Fabrice Balanche is a lecturer in geography at the University of Lyon 2 and an associate researcher at the Washington Institute (think-tank). A specialist in the Middle East, he is the author of Atlas of the Near East (2017) and Sectarianism in Syria’s Civil War (2018).

LE FIGARO.- Bashar Al-Assad very rarely leaves Syria. He has only visited three non-Arab countries since 2011. What are the challenges of this visit to China?

FABRICE BALANCHE.- The issue is first and foremost diplomatic. Bashar Al-Assad wants to show that he is rehabilitated abroad, and in particular by China, the second world power. This visit also shows his allegiance to the Eurasian axis, this alliance between China and Russia which includes several countries such as Iran and Pakistan. For this, Syria asked to join the Shanghai Conference (a global alliance, dominated by Beijing, Editor’s note). This bloc aims to compete with the Western bloc.

For China, the interest is mainly economic. It is about taking part in the reconstruction of Syria which must urgently find financial means because it is running out of steam. In the south of the country, in the mainly Druze demonstrations demanding the departure of Bashar Al-Assad, the government is being demanded to act against the high cost of living. Wages are miserable, people earn less than $20 a day and only have one hour of electricity a day. Chinese economic aid would therefore be welcome for the Syrian leader. But the Chinese are not philanthropic and have only limited interest in Syria, which is not located on maritime routes.

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Hydrocarbon resources are meager. Before the war, it produced only 380,000 barrels of oil per day, at its peak. By comparison, Iraq extracts six million barrels per day. In addition, Syrian resources are in the hands of the Russians, who use them to reimburse their military aid. If the Chinese invest in Syria, it will have to be understood as a return of favor to the Iranians who are Beijing’s true regional ally. China could waste money in this context.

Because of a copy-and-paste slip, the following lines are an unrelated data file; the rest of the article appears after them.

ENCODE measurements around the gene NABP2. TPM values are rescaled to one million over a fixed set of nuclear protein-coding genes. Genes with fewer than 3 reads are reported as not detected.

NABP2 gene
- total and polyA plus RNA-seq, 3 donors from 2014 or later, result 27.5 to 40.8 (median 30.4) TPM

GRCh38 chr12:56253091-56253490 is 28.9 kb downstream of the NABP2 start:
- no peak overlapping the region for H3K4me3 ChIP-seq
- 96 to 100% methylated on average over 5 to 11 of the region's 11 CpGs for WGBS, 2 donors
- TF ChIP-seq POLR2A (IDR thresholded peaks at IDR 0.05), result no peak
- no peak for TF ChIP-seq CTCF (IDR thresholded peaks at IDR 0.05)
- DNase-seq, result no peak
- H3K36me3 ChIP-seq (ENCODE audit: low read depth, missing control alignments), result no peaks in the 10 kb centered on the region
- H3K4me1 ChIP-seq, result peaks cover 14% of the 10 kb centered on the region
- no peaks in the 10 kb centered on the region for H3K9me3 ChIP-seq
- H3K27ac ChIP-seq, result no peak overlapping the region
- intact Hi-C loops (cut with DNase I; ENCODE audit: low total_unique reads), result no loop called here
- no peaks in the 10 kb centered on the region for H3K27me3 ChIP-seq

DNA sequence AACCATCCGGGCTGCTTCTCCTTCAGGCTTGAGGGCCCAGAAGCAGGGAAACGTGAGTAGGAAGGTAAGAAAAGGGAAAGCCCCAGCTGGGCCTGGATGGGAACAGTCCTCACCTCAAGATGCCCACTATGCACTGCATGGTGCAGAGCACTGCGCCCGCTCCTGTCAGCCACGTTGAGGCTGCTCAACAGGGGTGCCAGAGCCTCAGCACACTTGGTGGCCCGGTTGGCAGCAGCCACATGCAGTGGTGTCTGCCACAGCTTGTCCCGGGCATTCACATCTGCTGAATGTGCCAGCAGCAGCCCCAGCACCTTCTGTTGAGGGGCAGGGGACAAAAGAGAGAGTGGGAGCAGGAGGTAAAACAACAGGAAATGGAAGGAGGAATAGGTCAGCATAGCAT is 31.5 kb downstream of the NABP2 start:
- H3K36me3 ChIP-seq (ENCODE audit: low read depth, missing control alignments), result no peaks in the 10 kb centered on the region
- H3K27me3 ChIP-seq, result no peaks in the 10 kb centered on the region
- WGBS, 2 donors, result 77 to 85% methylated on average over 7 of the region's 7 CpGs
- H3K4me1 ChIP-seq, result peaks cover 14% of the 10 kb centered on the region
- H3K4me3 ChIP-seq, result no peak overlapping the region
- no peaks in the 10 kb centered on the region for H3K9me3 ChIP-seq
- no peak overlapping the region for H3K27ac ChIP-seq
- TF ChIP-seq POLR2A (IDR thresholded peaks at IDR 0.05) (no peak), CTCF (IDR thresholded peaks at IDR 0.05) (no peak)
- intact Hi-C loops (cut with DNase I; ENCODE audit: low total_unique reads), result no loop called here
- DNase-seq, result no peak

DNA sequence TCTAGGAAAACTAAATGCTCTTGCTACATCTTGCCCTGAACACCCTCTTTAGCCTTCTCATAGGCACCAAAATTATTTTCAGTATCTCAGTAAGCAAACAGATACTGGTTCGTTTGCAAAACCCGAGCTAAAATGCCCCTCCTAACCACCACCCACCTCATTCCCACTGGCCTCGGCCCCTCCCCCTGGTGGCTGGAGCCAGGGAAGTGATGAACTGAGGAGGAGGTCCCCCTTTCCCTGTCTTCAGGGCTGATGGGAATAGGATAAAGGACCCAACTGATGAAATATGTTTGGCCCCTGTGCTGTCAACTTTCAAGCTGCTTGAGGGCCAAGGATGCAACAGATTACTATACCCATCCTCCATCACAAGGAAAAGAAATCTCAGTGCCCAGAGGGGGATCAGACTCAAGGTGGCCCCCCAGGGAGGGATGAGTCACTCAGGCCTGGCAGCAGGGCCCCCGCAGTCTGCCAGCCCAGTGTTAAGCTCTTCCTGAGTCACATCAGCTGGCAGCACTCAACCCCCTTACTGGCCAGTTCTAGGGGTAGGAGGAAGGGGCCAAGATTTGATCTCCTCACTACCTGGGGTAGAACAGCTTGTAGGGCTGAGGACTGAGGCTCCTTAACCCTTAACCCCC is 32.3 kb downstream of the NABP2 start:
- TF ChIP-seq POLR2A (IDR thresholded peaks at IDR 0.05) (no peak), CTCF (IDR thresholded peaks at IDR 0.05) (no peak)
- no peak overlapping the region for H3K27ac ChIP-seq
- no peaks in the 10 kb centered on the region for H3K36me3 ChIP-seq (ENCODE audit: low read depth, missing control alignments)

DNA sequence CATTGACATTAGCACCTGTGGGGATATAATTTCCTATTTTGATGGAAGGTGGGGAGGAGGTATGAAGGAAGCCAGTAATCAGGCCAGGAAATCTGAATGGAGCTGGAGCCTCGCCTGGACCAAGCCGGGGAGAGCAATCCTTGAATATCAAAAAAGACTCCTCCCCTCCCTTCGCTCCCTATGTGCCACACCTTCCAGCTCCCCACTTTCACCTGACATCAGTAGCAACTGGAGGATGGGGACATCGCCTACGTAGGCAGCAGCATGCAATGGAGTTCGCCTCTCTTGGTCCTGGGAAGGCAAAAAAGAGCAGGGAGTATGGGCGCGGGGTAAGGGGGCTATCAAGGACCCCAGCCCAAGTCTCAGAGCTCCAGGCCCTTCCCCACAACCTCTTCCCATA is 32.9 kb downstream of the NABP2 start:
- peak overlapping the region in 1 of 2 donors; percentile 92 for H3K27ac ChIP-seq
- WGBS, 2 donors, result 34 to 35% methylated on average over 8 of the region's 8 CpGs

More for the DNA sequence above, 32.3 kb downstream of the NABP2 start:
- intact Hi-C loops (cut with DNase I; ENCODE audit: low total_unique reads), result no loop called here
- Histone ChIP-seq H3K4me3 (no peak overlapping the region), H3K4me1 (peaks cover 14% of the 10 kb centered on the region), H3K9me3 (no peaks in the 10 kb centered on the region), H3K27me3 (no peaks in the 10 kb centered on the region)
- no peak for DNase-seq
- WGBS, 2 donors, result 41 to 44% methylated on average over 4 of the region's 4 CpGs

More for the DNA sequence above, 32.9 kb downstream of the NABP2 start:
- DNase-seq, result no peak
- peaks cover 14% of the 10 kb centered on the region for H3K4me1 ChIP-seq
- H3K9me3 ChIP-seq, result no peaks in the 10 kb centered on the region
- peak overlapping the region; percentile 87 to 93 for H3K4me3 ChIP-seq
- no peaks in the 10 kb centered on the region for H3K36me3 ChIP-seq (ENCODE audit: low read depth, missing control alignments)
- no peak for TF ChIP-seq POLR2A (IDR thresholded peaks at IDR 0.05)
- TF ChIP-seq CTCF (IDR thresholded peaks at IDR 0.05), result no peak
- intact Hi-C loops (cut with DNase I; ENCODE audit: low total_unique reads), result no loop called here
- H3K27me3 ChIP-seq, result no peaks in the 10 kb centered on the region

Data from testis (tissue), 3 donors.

Where is the regime militarily?

It controls two-thirds of the territory, and two-thirds of the resident population, or nearly 12 million people. But his army is bloodless, exhausted by this war, and still counting on Russian support. The latter are occupied in Ukraine and have neither the means nor the desire to support Bashar Al-Assad in a major offensive which would aim to retake the North.

The Iranians are still present with militiamen and their Hazara auxiliaries, Afghan Shiites. These reinforcements compensate for the weakening, within the Syrian army, of the Alawites, the community from which Bashar Al-Assad comes. These elite troops were bled dry.

What has been China’s position on the Syrian conflict so far?

She has always defended Bashar Al-Assad and aligned herself with Moscow.

Syria has been reintegrated into the Arab League, is this the start of normalization?

Of course ! It was a consecration for Bashar Al-Assad to go to Jeddah, Saudi Arabia. He savored his revenge there. The Saudis had given several billions to the Syrian opposition to bring down the Syrian leader.

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You say that the Russians are “occupied in Ukraine and have neither the means nor the desire to support Bashar Al-Assad”. Is Russian aid compromised by the Ukrainian war?

Russian military aid is being reduced because of their war effort in Ukraine. Syria is no longer the priority of the Kremlin, which nevertheless continues to support it. In reality, the Russians need Turkey’s benevolent neutrality in Ukraine. They are therefore slowing down a Syrian offensive in northern Syria, under Turkish control. They are putting pressure on an offensive towards areas under Kurdish control, which the Turks would like to see eliminated.

Also read: Syria puts strain on the relationship between Turkey and Russia

The Syrians are dependent on Russian goodwill, and must follow them diplomatically. Economic aid is almost non-existent. The Russians were stingy and demanded payment for their military aid. Which is a notable change compared to the USSR which granted funds to sister countries without compensation. Syria imports 70% of its wheat from Russia. Which forces Assad to lift subsidies on bread. A subject that will become explosive, since the price of bread could quintuple.

China successfully reconciled Iran and Saudi Arabia in March. What role does Beijing want to play in the Middle East?

China simply wants to replace the United States in the Middle East. The region accounts for a third of the world’s conventional oil exports, and two-thirds of the world’s reserves! The Chinese, who do not believe in the “myth” of decarbonization, are counting on these hydrocarbons.

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The Middle East is also a strategic crossroads, with the Red Sea and the Suez Canal, as well as roads that can double the canal. China, like any great power, must control maritime and land routes to secure its supplies and the flow of its goods.